Meanwhile Intel has good open source drivers on Linux and not bad closed source drivers on windows, with all of the important features for laptops covered in both drivers and immediate support for new X / Kernel releases.
                        I take it you haven't read any of the reviews on the hardware on on the current state of the AMD Gallium3D drivers. They are now at a point that they are better then Intel's drivers, go read them currently on the front page of this very site.

                        Combine that with the fact that the Intel HD Graphics 4000 couldn't even match the performance of the first generation APU's Radeon HD6550D let alone keep up with the Radeon HD7660D in the current models.

                        So yeah, keep saying Haswell will somehow be made out of magic ZOMG PWNIE farts when it hasn't even come to market, and the "reports" are all internal benchmarks where they are likely making all kinds of mods to the game to make it appear to be running faster when they're either disable high quality settings for the Haswell or have run a version of the game that is very poorly optimized on the non Intel GPUs.

                        Why assume this? Because Intel did this for years with their compiler, disabling any SSE extensions for any non Intel CPU, hence why they where investigated for anticompetitive practices. You will see this in many Windows benchmarks, where you can take a CPU from both companies that on Linux would perform almost identically until you ran Windows and something like SuperPI, with the SSE disabled on the AMD parts the Intel chip appears to be many times faster.

                        That reason alone is good enough to never recommend Intel hardware.

                        Comment


                        • #27
                          Originally posted by Sonadow View Post
                          Performance has improved greatly to the point where the GT2 graphics on Haswell can comfortably compete with mid-range dedicated hardware but you are still constrained by system memory. And last I checked, DDR3 is still much slower than GDDR5. Plus you do leech off system ram when using onboard graphics, For some people that's a no-no if you need every last bit of memory available in the system.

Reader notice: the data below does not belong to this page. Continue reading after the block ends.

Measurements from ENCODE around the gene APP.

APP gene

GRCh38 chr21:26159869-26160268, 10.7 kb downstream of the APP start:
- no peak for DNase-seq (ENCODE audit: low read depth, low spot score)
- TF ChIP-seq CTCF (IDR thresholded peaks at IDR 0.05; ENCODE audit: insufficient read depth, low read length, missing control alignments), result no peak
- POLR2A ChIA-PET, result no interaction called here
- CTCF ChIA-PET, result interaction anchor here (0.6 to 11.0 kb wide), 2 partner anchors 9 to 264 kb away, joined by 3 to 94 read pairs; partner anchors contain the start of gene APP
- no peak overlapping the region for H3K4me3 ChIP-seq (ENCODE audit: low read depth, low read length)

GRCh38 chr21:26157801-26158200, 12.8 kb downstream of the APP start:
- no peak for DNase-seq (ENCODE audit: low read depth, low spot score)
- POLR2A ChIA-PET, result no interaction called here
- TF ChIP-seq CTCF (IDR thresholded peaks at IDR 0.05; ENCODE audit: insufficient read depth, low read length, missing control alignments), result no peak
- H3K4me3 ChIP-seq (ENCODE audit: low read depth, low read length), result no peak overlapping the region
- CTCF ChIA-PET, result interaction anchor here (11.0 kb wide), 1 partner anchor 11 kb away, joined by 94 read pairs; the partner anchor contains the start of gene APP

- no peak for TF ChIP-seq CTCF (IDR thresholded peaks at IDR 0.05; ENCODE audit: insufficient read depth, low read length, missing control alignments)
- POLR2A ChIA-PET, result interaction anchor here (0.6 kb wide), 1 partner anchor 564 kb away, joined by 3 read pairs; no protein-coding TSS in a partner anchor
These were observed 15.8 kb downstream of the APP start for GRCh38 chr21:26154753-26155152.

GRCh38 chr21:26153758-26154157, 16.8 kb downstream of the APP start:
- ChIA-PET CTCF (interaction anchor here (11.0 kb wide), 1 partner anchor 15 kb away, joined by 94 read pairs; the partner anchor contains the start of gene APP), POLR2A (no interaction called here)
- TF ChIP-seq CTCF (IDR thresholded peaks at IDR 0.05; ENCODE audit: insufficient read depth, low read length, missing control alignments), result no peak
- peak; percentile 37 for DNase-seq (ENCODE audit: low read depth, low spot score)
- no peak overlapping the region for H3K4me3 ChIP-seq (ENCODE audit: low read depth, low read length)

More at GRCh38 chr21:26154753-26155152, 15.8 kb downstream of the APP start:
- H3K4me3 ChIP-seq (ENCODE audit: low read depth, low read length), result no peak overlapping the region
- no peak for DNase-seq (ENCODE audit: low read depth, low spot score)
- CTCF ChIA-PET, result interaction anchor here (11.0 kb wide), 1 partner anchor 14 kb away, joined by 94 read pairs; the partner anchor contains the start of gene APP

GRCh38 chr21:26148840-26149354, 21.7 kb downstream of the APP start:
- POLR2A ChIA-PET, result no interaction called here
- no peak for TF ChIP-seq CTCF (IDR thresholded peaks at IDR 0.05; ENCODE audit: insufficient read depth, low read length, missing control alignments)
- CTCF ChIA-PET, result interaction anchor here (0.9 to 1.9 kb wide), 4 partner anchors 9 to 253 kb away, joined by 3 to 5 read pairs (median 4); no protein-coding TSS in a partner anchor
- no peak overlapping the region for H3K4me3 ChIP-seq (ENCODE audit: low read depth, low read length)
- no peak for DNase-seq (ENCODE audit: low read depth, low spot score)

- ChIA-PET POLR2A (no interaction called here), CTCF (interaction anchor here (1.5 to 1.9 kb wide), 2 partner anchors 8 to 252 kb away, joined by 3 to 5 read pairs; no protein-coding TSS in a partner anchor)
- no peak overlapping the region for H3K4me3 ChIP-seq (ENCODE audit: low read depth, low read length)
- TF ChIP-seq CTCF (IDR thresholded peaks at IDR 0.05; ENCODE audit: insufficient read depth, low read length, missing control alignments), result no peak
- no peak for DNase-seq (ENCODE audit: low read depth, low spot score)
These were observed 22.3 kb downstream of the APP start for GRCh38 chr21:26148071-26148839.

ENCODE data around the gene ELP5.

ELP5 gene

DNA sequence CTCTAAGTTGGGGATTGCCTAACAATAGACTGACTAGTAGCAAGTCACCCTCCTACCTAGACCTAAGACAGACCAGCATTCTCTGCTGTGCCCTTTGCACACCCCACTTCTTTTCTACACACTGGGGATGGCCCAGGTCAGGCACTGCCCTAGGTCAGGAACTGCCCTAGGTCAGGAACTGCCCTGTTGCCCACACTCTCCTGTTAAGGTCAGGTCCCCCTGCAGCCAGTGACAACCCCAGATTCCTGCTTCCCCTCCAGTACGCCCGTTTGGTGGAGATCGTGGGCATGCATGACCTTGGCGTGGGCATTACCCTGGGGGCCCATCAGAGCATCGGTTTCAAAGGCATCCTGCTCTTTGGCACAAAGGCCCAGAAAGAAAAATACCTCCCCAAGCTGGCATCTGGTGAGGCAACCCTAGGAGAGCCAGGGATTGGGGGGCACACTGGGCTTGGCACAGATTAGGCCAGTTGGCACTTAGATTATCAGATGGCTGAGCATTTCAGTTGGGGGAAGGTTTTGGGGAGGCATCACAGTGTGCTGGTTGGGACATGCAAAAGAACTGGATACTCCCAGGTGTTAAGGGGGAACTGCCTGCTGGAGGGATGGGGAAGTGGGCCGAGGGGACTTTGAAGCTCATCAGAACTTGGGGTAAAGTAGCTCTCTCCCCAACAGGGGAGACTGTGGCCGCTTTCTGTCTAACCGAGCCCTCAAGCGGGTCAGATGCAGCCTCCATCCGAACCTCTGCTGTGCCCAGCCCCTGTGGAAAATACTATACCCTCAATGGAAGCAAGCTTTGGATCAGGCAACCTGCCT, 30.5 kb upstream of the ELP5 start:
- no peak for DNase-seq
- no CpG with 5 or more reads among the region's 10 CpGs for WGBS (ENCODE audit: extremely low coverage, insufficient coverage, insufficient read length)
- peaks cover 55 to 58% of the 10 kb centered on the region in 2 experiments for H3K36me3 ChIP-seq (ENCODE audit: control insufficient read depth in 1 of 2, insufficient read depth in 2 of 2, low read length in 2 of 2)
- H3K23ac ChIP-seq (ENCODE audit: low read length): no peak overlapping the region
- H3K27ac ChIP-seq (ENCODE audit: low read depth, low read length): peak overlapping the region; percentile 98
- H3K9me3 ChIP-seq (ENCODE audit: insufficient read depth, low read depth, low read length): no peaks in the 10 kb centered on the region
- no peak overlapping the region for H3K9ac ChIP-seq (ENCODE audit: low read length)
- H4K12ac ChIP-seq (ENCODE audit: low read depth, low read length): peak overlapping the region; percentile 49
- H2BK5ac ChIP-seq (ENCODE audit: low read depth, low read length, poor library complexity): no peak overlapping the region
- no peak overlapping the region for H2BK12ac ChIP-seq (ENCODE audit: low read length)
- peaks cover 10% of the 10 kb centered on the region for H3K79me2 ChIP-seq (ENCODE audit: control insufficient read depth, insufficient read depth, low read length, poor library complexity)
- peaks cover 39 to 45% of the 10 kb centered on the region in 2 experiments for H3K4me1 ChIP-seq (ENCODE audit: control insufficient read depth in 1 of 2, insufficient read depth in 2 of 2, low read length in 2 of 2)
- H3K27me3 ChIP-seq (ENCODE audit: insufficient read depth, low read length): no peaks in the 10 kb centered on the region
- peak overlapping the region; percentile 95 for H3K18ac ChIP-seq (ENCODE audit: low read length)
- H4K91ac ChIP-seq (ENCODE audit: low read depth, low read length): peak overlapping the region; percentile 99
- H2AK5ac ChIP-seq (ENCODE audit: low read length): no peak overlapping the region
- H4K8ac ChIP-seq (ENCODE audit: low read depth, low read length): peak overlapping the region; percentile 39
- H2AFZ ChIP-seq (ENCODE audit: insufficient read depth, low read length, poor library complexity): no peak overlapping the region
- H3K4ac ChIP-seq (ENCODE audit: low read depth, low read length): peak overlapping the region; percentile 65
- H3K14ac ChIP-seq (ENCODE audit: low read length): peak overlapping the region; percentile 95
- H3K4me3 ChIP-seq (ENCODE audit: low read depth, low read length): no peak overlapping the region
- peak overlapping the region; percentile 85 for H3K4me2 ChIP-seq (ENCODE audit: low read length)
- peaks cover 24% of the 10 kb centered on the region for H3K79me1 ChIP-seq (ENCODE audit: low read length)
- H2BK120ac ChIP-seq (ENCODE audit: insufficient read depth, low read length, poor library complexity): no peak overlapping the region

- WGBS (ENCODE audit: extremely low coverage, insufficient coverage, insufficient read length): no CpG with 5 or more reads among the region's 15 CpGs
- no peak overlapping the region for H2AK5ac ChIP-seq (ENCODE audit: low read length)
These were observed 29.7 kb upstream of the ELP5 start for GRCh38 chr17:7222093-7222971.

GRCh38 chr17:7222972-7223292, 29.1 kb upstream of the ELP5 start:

For AMD's APUs I remember seeing that the GPU performance scaled linearly with system ram speed, if you can overclock the system ram to the limits of either the ram or the memory controller you will get much better results. Currently the fastest factory certified DDR3 system ram I could find clocks in a 2.8Ghz. Though ram like that does indeed break the bank. I'd rather get some much cheaper in the 2.133Ghz or 2.4Ghz range with a voltage no higher then 1.5v at less then 1/3rd the price and overclock it myself.

                          It allows you to make quite a powerful ITX based HTPC system if you use an ASRock FM2A85X-ITX and an A10-5800K w/ some 2.4Ghz ram and a WinTV-HVR-2250 since it will actually be able to handle most of the games on Desura, Steam and Gameolith at max settings.
                          Last edited by Kivada; 04-30-2013, 05:49 AM.

                          Comment


                          • #28
                            Originally posted by Kivada View Post
                            For AMD's APUs I remember seeing that the GPU performance scaled linearly with system ram speed, if you can overclock the system ram to the limits of either the ram or the memory controller you will get much better results. Currently the fastest factory certified DDR3 system ram I could find clocks in a 2.8Ghz. Though ram like that does indeed break the bank. I'd rather get some much cheaper in the 2.133Ghz or 2.4Ghz range with a voltage no higher then 1.5v at less then 1/3rd the price and overclock it myself.

                            It allows you to make quite a powerful ITX based HTPC system if you use an ASRock FM2A85X-ITX and an A10-5800K w/ some 2.4Ghz ram and a WinTV-HVR-2250 since it will actually be able to handle most of the games on Desura, Steam and Gameolith at max settings.
                            Ohh YEAH! Now what we need is Steam Big Picture mode and XBMC integration